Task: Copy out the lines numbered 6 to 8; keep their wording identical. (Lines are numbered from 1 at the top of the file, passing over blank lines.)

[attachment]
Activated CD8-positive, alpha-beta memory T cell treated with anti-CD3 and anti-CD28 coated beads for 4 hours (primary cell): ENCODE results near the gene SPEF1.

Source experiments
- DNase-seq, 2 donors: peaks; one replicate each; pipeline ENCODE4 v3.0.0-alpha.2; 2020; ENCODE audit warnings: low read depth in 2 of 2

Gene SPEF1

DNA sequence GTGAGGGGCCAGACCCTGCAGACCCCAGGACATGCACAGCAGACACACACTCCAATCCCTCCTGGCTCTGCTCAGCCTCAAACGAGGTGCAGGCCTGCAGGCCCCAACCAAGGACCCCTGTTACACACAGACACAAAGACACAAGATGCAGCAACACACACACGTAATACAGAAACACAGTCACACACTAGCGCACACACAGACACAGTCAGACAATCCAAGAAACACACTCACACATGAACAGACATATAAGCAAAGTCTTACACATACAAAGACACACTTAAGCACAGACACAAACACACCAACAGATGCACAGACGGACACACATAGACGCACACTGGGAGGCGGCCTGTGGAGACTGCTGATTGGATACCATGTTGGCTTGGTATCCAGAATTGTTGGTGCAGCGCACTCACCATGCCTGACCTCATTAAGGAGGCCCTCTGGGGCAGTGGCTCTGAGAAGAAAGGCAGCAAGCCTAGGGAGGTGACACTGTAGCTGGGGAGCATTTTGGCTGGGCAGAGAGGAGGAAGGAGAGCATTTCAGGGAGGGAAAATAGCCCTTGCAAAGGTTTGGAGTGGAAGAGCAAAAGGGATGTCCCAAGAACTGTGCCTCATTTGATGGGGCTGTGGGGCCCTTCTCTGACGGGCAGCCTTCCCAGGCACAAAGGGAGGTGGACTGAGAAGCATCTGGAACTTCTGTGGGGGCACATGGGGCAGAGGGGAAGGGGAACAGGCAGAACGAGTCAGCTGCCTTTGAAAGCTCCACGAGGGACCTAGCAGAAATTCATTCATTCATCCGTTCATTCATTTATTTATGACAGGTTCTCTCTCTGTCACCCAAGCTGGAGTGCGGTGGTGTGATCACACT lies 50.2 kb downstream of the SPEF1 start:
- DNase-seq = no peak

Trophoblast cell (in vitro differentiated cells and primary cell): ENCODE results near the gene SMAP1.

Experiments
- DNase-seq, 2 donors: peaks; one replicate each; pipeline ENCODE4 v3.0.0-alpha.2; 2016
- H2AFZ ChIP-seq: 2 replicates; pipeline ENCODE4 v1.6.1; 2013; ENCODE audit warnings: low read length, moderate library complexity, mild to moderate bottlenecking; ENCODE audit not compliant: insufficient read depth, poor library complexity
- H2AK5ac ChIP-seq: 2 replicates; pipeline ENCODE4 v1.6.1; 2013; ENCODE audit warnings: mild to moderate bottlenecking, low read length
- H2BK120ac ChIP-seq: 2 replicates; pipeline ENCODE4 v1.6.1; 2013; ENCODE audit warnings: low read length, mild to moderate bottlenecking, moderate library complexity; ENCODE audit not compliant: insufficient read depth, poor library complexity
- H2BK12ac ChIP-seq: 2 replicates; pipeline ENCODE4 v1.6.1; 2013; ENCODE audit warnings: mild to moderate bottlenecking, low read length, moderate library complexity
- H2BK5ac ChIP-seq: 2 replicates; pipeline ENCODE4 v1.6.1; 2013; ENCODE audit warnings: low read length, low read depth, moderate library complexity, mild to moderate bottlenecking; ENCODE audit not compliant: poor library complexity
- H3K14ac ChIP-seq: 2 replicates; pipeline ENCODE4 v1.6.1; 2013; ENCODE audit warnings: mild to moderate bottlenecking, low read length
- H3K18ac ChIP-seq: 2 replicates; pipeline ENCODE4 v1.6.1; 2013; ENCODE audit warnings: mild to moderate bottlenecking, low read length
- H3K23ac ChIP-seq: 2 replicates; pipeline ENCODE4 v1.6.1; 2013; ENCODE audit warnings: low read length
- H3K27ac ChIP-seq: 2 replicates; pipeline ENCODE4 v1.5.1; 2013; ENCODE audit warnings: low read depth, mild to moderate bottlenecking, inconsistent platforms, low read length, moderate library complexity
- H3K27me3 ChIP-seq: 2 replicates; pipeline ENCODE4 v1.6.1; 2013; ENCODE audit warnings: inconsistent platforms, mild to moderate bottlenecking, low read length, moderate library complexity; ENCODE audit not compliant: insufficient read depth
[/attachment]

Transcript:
- DNase-seq = no peak

Trophoblast cell (in vitro differentiated cells and primary cell): ENCODE results near the gene SMAP1.

Experiments